PC sales stabilizing for the first time in two years, Gartner says

Good news for PC makers today – while sales of the desktop computer aren’t exactly booming, they’re no longer plunging the way they have been for the past two years either, according to research from Gartner Inc.

In the second quarter of 2014, PC shipments have hit flat growth, with 75.8 million units shipped. That’s a 0.1 per cent increase compared to the same period in 2013.

This may sound like a minuscule victory for PC makers, but it actually bodes well for the future, said principal Gartner analyst Mikako Kitagawa. She noted while sales of PCs are declining in emerging markets because consumers there are more interested in low-cost tablets, PCs are finding more favour in developed markets once again.

“We are seeing a slowdown in premium tablet sales, which have already penetrated a large number of households. PCs are now growing off a smaller installed base of newer devices, with more engaged users,” she said in a statement.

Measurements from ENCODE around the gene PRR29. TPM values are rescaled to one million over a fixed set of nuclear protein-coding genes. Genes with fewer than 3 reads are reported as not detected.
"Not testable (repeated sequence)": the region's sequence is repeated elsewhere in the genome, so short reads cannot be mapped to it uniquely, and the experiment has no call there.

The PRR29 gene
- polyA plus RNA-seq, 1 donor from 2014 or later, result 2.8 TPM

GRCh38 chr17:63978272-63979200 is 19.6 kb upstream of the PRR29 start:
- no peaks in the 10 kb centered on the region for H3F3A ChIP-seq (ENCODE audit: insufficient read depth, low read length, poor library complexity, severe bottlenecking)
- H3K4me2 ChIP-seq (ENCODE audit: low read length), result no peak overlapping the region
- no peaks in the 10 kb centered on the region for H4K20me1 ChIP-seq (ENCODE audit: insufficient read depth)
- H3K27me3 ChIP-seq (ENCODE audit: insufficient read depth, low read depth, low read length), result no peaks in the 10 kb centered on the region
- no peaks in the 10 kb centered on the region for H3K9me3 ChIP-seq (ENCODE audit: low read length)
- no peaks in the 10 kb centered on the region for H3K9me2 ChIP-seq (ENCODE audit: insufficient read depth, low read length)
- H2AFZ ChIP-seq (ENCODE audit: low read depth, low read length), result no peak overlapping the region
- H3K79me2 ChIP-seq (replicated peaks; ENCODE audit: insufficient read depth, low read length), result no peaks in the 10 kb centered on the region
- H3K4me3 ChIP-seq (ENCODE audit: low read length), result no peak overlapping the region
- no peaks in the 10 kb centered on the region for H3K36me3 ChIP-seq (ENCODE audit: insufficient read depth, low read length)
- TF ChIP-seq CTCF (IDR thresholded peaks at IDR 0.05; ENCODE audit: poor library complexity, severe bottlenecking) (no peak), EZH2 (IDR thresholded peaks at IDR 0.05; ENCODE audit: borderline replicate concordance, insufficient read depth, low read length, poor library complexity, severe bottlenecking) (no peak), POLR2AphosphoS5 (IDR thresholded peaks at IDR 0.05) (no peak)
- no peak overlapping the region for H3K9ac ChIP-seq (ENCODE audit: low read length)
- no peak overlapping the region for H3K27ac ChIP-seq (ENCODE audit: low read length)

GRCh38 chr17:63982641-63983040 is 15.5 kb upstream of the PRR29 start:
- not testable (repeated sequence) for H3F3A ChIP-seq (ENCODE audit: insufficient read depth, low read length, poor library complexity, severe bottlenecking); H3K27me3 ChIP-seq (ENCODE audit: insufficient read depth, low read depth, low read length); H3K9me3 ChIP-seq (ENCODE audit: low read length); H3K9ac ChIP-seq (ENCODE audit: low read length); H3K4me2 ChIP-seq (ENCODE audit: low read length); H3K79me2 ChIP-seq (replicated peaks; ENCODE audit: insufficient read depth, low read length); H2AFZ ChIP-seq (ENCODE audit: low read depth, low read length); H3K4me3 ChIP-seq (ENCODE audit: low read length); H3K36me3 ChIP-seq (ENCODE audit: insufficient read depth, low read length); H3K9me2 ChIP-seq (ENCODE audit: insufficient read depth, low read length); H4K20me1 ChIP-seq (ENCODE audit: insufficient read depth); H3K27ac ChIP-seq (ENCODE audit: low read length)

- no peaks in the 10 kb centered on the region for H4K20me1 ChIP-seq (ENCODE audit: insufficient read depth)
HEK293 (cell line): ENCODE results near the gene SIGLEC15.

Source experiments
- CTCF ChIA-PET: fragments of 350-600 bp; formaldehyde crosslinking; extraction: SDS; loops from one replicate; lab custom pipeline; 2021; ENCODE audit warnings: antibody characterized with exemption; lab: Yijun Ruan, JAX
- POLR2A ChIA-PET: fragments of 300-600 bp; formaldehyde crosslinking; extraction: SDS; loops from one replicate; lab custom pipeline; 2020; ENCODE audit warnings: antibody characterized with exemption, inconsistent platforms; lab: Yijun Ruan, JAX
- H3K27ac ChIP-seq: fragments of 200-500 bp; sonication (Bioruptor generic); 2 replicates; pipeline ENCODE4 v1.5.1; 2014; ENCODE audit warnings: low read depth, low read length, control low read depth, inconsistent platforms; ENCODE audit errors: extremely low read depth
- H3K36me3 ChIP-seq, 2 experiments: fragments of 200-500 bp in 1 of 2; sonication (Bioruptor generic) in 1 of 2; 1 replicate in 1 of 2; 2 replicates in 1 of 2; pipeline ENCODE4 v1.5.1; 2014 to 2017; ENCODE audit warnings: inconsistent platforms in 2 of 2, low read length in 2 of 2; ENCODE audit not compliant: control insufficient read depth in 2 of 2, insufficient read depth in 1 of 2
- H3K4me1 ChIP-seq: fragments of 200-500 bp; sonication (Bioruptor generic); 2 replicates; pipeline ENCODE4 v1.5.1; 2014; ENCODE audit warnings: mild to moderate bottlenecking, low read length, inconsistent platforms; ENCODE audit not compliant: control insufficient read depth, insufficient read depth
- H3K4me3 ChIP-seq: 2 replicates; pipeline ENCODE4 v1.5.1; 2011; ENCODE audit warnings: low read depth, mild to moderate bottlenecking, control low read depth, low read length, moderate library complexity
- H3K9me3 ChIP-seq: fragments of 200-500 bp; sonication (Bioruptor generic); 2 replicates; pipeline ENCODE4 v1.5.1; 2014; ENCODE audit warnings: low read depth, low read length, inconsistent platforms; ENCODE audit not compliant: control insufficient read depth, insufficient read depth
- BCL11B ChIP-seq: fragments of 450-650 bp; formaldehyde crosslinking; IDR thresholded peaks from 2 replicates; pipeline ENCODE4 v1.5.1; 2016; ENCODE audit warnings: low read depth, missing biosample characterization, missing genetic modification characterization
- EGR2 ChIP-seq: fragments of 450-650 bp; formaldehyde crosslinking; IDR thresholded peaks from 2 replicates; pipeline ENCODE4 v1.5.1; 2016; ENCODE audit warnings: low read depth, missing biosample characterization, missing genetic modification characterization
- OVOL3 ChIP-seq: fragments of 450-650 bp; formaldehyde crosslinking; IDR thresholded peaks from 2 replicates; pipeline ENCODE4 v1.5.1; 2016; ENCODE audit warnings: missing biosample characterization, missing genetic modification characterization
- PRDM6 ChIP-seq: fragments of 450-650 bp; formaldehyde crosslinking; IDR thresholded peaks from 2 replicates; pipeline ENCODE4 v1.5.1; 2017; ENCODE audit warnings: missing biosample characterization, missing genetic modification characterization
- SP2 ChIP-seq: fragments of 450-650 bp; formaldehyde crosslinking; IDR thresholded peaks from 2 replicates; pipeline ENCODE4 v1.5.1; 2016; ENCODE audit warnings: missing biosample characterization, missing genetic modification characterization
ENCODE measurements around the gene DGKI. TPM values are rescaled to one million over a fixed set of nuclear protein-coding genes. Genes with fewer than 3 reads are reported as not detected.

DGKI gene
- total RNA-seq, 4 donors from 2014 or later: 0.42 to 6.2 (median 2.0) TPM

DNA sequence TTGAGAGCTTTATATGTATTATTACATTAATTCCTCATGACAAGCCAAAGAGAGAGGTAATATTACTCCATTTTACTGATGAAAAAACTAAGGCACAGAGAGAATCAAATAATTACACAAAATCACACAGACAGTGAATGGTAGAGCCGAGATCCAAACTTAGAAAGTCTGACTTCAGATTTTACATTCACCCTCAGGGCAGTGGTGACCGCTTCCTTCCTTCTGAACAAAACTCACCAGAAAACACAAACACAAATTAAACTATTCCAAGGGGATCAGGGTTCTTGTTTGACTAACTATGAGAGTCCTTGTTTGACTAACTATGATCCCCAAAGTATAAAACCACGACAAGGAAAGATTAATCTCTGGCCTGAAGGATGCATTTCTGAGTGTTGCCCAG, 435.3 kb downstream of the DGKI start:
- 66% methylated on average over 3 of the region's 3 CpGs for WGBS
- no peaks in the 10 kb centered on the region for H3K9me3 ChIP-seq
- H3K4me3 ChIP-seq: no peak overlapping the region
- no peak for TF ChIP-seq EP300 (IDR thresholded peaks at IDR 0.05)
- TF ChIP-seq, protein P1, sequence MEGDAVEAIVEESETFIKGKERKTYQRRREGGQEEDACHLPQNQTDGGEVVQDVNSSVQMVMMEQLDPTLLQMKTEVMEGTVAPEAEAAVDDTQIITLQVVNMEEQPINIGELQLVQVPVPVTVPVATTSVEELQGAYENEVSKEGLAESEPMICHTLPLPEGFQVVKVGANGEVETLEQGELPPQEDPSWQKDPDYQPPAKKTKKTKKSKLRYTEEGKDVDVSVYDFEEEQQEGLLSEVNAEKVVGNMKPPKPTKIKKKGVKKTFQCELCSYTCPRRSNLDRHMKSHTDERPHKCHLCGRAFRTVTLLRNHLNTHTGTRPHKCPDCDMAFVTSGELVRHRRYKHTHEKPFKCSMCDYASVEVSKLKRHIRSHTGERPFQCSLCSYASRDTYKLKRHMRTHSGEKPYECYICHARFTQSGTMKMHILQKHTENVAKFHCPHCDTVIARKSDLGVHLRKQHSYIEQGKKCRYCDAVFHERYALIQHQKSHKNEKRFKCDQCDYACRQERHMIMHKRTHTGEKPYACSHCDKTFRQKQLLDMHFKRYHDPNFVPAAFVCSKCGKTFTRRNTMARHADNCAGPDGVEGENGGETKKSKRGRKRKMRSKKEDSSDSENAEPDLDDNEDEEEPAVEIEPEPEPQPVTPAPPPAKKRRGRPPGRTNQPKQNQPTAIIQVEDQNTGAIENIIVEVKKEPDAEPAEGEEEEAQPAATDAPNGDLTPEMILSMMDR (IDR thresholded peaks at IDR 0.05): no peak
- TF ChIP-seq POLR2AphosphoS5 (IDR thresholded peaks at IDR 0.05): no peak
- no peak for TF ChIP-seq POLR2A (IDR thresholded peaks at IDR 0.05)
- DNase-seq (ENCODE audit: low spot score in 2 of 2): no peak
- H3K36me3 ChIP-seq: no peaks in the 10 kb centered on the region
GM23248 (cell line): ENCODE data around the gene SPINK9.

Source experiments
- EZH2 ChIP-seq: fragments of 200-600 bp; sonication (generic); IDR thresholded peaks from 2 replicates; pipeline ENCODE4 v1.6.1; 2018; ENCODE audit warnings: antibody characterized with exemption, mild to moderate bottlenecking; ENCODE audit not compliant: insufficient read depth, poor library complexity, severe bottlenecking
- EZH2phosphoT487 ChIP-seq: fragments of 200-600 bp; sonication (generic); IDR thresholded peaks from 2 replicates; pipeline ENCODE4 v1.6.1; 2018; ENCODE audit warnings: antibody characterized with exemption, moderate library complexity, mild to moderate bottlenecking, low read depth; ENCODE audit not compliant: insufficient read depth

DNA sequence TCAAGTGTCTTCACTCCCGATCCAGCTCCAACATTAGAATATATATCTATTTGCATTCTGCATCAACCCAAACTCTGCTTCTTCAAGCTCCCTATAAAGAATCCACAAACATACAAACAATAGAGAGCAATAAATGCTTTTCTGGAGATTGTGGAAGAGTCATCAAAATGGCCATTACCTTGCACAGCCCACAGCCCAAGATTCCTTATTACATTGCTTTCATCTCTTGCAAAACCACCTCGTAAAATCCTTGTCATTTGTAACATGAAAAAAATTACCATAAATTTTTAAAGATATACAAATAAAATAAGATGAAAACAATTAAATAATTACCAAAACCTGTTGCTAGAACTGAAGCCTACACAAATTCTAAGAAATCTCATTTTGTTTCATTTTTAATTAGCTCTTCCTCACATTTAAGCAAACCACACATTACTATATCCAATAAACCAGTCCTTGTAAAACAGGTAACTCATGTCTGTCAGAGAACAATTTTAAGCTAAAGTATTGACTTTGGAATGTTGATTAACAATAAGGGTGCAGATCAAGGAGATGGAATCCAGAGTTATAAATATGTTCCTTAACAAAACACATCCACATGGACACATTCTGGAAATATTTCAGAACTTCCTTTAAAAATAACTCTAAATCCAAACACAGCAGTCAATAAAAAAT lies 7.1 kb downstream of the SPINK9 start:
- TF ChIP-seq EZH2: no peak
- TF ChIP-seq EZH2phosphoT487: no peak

“Therefore, we expect to see slow, but consistent, PC growth. While the end of support for Windows XP drove some of the sales in developed markets, it is the underlying business replacement cycle that will stabilize the market.”

PC sales worldwide in Q2 of 2014. (Image: Gartner).
PC sales worldwide in Q2 of 2014. (Image: Gartner).

Right now, Chinese company Lenovo is leading the pack in terms of market share, growing in double digits in almost every region except for the Asia-Pacific. HP and Dell are also up there, as HP has spent some time revitalizing its PC business, ensuring its products are up to scratch. The company has also been strengthening its relationships with channel partners, while Dell has been taking advantage of a strong demand for business PCs.

And while there weren’t any Canadian numbers available, it appears as though the U.S. consumer PC market has seen an upswing – which could be mirrored here in Canada.

“The consumer PC market also started picking up in the U.S. The availability of affordable, thin and light notebooks have drawn consumers’ attention,” Kitagawa said.

“Touch [enabled] devices are also widely available with decreasing price premiums compared to a year ago. The price premium is low enough for mainstream consumers to spend the extra money for the additional functionalities, such as touch.”

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Candice So
Candice Sohttp://www.itbusiness.ca
Candice is a graduate of Carleton University and has worked in several newsrooms as a freelance reporter and intern, including the Edmonton Journal, the Ottawa Citizen, the Globe and Mail, and the Windsor Star. Candice is a dog lover and a coffee drinker.

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